# Parsing Prolog with Pidgin

Posted on December 8, 2019

Happy birthday to my sister! This is part of a series of posts about implementing a miniature Prolog interpreter in C#.

In this post I’m going to focus on the left-hand part of that diagram. We’ll use my parsing library Pidgin to convert Prolog source code into the abstract syntax classes I outlined in the previous post.

Pidgin is a parser combinator library, meaning it consists of three things:

1. A type Parser<TToken, T>, representing a process which consumes a sequence of TTokens and produces a T. (In our case, TToken will be char because we’re parsing textual data from a string.)
2. Methods to create simple Parsers, such as “consume a single character”.
3. Methods to combine Parsers into more complex and interesting ones, such as “run two parsers sequentially”.

The power of parser combinators comes from the fact that parsers are treated as ordinary values. You can pass them around as parameters, return them, store them in fields… Programming with parser combinators is just programming. Contrast this with “language workbench” tools like Antlr, which are often more powerful than parser combinators but have a separate syntax, toolchain, etc. Parser combinators are great for medium-sized parsing tasks like this one.

It’s worth elaborating a bit on what I mean by “consume a sequence”. A parser walks left to right along an input sequence, keeping track of its location in the input. Consuming a token means moving the “current location” pointer along to the next token. This is much like how the Stream classes work in .NET — calling a stream’s Read method moves the stream’s current position, so that successive calls to Read return different results. (Pidgin indeed lets you feed a Stream to a Parser.)

When a parser makes a decision about what to do next, that decision is based only on the current character and not on what comes next. If the parser moves further along the string and then realises that decision was wrong, it has to backtrack to the position where it made the decision before it can proceed with a different choice. Backtracking can be catastrophically costly (as described in a short talk by my esteemed ex-colleague Balpha), so you want to code your parser to minimise the amount of backtracking it might have to do. With Pidgin, backtracking is disabled by default; it’s enabled by the Try function.

## Handling Tokens and Whitespace

Let’s start with the basics and build upwards. Prolog is a whitespace-insensitive language, so we need a way to skip over the whitespace in the source code. We’ll use a convention where each component Parser will consume any whitespace after parsing any relevant non-whitespace characters.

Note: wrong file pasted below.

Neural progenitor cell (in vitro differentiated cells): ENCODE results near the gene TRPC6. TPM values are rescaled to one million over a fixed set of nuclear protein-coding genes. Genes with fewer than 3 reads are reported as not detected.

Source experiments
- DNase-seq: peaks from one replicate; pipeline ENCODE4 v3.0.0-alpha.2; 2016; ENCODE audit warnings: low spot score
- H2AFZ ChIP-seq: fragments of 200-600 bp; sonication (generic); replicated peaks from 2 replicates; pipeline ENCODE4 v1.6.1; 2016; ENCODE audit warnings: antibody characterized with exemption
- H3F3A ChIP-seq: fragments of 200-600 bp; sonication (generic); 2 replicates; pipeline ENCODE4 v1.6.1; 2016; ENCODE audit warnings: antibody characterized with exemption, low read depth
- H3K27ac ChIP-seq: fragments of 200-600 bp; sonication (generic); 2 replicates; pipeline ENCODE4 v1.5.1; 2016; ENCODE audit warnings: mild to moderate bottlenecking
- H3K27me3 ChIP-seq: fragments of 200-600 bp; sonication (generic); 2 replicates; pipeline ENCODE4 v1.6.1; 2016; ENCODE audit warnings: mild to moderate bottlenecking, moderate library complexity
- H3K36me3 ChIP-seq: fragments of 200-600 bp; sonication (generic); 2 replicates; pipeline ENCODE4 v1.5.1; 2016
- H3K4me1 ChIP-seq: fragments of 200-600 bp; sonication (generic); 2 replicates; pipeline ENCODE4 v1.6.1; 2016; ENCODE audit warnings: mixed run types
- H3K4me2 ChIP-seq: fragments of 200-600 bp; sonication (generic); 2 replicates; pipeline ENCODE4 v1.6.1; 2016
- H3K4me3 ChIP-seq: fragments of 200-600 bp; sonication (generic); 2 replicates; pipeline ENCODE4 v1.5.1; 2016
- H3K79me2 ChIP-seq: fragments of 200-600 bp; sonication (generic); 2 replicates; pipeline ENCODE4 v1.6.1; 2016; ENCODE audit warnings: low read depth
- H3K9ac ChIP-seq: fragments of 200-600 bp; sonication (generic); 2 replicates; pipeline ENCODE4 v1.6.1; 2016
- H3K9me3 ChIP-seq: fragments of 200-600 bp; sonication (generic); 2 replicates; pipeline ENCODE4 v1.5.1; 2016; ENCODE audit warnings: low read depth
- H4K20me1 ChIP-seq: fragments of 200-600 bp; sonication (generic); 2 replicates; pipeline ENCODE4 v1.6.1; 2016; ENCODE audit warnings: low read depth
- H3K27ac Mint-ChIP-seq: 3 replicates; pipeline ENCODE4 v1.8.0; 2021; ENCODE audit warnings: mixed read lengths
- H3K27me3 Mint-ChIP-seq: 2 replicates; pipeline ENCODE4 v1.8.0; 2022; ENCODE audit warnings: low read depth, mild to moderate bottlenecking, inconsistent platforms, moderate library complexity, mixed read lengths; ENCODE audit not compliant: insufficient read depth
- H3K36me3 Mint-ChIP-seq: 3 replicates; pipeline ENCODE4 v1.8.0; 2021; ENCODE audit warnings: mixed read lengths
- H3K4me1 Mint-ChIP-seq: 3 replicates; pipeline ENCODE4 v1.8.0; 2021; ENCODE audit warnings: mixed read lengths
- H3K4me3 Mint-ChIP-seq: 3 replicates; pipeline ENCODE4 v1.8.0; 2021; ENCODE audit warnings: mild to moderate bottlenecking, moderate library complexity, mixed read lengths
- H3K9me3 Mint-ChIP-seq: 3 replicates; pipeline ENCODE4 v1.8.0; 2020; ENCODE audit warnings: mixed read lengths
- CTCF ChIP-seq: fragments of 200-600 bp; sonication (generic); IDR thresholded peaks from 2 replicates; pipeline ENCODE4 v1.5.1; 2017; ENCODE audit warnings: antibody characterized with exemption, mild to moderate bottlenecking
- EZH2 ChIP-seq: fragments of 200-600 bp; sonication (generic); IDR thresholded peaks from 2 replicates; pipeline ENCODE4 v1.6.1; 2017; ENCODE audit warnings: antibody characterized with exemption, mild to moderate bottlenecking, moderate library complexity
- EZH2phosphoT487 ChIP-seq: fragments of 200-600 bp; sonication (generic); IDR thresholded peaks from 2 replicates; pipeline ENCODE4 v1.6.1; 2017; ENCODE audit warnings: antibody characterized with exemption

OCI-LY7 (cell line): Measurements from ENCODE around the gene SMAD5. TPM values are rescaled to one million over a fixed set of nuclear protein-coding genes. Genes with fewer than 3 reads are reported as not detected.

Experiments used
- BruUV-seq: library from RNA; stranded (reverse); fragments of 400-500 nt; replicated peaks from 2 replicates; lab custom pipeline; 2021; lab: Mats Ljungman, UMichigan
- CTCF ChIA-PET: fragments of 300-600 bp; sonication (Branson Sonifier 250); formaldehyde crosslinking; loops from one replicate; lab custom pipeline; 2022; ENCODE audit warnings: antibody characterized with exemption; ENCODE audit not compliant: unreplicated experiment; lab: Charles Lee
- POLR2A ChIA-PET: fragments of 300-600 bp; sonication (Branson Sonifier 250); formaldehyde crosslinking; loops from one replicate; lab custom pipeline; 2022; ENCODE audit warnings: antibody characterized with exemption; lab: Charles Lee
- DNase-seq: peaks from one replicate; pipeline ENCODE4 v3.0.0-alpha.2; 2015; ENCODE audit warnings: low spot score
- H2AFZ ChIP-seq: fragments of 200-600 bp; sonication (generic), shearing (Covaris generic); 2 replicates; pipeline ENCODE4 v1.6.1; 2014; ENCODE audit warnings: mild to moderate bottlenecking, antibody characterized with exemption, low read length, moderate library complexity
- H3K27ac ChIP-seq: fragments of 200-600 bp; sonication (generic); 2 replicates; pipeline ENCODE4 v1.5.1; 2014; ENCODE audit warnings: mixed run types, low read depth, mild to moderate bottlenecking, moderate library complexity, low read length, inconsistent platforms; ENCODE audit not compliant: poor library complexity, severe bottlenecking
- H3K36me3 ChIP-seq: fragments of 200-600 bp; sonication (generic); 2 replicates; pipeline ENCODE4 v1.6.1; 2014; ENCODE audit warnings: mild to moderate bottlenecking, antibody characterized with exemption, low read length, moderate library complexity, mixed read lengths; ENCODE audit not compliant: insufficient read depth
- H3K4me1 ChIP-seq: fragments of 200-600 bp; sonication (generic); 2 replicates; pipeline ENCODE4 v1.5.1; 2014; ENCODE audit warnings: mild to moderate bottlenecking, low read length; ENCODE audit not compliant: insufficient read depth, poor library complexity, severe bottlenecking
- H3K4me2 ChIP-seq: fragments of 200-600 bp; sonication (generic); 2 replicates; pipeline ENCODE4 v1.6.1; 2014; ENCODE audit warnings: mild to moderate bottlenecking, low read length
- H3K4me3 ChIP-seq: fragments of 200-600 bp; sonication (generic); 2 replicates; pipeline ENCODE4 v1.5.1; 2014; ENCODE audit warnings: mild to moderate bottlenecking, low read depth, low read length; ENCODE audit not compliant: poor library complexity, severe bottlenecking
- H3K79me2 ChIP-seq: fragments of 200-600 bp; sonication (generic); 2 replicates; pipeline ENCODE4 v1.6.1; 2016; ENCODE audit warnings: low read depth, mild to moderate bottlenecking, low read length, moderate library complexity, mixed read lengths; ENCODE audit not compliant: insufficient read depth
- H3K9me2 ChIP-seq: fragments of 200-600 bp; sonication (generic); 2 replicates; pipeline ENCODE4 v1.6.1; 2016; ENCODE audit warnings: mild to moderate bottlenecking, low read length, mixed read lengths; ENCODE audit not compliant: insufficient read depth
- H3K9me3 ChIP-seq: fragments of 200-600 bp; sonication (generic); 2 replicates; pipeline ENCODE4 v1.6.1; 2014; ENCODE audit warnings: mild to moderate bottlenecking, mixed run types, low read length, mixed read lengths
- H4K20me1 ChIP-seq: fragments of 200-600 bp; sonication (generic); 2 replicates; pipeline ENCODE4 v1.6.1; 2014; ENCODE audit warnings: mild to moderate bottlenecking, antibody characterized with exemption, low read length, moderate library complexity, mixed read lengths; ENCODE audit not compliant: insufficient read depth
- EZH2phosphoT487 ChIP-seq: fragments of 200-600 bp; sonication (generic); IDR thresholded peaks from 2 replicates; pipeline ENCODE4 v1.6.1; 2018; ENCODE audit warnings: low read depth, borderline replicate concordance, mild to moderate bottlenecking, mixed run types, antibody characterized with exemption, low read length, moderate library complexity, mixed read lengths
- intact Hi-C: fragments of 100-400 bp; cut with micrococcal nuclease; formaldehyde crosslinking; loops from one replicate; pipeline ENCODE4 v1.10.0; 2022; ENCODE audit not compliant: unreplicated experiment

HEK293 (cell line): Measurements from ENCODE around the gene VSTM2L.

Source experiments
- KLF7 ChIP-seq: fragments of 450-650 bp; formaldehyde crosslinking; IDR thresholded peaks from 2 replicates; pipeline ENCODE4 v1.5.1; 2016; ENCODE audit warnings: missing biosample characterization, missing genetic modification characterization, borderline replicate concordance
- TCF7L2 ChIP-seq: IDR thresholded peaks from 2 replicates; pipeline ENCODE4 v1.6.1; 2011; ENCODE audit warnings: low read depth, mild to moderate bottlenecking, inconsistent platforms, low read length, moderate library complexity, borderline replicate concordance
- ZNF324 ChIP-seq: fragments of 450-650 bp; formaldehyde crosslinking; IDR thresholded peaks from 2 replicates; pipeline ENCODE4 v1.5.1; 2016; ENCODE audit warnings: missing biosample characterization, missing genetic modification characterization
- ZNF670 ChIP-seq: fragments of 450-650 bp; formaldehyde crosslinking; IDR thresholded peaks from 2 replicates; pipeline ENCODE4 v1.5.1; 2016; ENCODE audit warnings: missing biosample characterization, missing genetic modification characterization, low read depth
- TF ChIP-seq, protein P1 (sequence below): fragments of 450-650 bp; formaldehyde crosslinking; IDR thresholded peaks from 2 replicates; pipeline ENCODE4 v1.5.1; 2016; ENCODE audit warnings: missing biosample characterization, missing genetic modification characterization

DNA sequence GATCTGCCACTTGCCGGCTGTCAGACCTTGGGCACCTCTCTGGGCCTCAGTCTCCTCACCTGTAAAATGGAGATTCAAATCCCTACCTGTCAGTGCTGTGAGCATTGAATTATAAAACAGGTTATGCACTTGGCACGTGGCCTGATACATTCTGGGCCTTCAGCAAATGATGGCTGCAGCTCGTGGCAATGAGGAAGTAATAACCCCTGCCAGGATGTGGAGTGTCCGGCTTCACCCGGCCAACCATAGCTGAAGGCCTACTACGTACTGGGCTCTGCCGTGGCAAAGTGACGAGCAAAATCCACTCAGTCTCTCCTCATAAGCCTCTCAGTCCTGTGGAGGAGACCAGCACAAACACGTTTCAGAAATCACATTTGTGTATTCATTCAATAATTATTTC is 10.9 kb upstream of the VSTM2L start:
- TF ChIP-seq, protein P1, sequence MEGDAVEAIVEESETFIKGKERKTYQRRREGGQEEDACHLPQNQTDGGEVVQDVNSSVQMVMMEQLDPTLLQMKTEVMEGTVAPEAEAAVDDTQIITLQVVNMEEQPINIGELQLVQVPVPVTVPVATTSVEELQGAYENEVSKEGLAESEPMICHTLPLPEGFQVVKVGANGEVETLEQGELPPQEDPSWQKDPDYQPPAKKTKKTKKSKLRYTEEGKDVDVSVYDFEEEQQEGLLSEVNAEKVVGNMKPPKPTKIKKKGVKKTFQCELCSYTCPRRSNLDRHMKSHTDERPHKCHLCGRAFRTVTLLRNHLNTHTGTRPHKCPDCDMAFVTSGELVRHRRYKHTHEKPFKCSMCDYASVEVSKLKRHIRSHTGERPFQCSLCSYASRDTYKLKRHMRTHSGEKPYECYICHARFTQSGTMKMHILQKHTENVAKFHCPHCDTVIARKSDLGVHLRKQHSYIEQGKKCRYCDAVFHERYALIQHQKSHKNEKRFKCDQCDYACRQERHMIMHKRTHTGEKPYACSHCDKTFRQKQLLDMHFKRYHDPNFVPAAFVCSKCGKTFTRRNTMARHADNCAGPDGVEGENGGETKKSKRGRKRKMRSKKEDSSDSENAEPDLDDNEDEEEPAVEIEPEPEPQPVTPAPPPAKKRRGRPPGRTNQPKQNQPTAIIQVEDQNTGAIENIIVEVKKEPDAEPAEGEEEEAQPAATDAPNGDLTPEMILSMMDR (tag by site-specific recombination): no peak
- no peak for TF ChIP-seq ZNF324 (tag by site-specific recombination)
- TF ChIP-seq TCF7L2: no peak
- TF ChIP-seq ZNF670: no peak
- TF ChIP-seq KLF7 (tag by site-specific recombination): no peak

Here’s a method which creates a Parser which consumes a specific character, skips over any whitespace, and then returns the original character.

static Parser<char, char> Tok(char value)  // for "token"
=> Char(value).Before(SkipWhitespaces);

(Char comes from the Pidgin.Parser static class; all of today’s code is in a file with using static Pidgin.Parser and using static Pidgin.Parser<char> at the top.) Char is a parser which matches a specific character; SkipWhitespaces greedily consumes and discards a sequence of whitespace characters; and Before glues two parsers together sequentially, keeping only the result of the first one. So Tok('(') will match the input strings "(" and "( " but not " (" or ")".

Here’s an equivalent parser for a specific string:

static Parser<char, string> Tok(string value)
=> Try(String(value)).Before(SkipWhitespaces);

Why am I using the backtracking function Try here? Remember, a parser consumes its input one character at a time, and makes decisions based only on the current character. If the first character of the input looks like it matches value, Pidgin will commit to running the String(value) parser; if matching the string fails after the first character then the parser needs to return to where it was so that it can try any alternative ways to parse from that location.

For an example of why we need Try, consider the parser String("prolog").Or(String("programming")). Or is Pidgin’s choice function — it attempts to run one parser, and falls back on the other one if the first parser failed without consuming any input. Here’s our parser represented pictorally:

             +--Or--+
|      |
String("prolog")  String("programming")

Let’s think about how this parser behaves when you feed it the string "programming". Naïvely we might expect this to succeed, because String("programming") is one of Or’s options. But in fact this parser will fail to parse the string "programming". Looking at it step by step reveals why: